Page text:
NASA’s Juno probe makes its closest approach yet to Jupiter2 min read

Soaring about 2,600 miles (4,200 kilometers) above the planet’s clouds, NASA’s Juno space probe had its closest-ever look at Jupiter Saturday.

The pass was the first of 36 planned orbital flybys, NASA said in a statement. Soaring at 130,000 miles per hour (208,000 kilometers per hour), it was the nearest the solar-powered spacecraft will get to Jupiter during its main mission, which should end in February 2018.

Juno launched from Florida on Aug. 5, 2011, and in July, became the first probe to orbit Jupiter since NASA’s Galileo mission ended in 2003.

The nerve wracking five year journey into space, and Juno successful attempt to enter into orbit around Jupiter, were hailed by scientists as an immense opportunity to discover more about the mysterious gas planet.

It’s thought that new moons beyond the 67 we know about could be found. By mapping the planet’s magnetic fields, scientists are also hoping to unearth new clues about how our solar system was formed.

About the size of a basketball court, the Juno probe had all its scientific instruments on and turned to Jupiter Saturday, attempting to gather as much data as possible. They include a vector magnetometer and plasma and energetic particle detectors.

Images captured by its color camera JunoCam during the trip will be released shortly, including shots of Jupiter’s north and south poles.

“We are in an orbit nobody has ever been in before, and these images give us a whole new perspective on this gas-giant world,” Scott Bolton, Juno principal investigator, said in the statement.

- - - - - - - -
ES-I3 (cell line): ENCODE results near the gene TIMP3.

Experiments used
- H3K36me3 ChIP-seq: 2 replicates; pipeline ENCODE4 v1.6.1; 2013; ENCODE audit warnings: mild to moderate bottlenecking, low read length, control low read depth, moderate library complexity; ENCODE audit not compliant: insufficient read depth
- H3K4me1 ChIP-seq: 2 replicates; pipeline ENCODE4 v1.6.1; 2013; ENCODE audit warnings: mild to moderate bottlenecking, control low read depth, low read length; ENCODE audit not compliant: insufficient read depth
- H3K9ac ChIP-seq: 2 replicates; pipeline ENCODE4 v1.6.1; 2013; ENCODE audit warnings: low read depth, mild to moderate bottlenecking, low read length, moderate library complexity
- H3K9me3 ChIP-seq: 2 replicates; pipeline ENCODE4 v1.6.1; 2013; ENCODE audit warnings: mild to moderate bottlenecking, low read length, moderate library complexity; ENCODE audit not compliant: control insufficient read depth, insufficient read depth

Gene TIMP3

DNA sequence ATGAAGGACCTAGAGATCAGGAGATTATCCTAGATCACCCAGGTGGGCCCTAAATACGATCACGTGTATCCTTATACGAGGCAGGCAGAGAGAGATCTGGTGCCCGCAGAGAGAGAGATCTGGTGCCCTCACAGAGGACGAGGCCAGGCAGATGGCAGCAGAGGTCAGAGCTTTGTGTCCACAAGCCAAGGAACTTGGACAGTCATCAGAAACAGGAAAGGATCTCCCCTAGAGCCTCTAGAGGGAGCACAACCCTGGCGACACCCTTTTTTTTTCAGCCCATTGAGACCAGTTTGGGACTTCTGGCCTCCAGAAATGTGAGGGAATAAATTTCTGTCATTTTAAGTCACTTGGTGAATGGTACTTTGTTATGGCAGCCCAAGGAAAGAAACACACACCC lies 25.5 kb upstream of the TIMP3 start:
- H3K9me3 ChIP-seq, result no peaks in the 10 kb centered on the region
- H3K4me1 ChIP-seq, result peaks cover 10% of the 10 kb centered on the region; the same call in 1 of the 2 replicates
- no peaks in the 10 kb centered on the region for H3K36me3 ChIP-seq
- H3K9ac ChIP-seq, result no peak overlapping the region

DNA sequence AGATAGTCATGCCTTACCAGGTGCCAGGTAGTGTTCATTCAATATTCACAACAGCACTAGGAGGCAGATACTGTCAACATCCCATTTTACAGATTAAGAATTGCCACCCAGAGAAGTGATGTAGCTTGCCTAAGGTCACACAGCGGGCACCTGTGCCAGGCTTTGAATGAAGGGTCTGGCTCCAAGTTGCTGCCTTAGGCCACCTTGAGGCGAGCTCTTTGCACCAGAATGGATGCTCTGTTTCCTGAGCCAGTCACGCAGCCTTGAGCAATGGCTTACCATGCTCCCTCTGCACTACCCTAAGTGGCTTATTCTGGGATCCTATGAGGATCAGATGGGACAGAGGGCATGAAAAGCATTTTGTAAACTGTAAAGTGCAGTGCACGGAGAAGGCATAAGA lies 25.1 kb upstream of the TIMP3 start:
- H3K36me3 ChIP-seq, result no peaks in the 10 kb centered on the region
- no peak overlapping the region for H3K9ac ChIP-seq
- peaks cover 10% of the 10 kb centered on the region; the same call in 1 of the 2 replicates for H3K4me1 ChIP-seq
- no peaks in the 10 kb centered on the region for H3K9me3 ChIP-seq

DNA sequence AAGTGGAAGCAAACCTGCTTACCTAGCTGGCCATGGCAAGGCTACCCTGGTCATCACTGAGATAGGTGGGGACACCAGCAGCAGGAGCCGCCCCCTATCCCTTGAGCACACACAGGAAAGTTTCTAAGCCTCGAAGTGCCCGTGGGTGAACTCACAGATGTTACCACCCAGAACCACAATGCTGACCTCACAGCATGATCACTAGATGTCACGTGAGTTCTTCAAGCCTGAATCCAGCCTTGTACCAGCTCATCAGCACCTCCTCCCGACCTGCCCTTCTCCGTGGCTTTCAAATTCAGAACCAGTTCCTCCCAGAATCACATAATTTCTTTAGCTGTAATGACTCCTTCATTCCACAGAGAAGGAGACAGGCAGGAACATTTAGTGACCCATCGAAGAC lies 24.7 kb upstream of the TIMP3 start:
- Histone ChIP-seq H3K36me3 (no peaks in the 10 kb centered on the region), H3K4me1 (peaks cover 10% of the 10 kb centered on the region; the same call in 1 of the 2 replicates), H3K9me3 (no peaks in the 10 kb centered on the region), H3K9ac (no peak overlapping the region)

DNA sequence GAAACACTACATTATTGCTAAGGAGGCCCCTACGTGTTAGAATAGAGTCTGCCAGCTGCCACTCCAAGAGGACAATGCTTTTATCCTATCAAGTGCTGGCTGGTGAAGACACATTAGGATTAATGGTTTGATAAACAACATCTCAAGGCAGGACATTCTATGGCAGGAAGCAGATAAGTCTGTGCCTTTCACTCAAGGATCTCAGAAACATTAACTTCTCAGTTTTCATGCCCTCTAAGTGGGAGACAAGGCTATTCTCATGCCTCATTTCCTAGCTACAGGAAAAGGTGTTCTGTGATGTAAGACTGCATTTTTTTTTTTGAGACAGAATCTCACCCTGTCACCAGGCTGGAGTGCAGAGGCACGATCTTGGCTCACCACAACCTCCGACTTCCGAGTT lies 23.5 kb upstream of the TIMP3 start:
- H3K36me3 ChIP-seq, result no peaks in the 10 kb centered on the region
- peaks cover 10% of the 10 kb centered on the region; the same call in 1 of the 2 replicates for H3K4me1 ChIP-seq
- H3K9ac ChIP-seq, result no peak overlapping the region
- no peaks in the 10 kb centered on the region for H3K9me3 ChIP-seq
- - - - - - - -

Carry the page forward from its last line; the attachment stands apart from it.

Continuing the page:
“We are getting some intriguing early data returns as we speak,” he added. “It will take days for all the science data collected during the flyby to be downlinked and even more to begin to comprehend what Juno and Jupiter are trying to tell us.”

After its 20-month-mission ends, Juno will be plunged into Jupiter’s clouds by NASA engineers. But for now, it has plenty of work left to do.

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Sebastien Clarke

Astronaut is dedicated to bringing you the latest news, reviews and information from the world of space, entertainment, sci-fi and technology. With videos, images, forums, blogs and more, get involved today & join our community!
Sebastien Clarke
Sebastien Clarke

Astronaut is dedicated to bringing you the latest news, reviews and information from the world of space, entertainment, sci-fi and technology. With videos, images, forums, blogs and more, get involved today & join our community!

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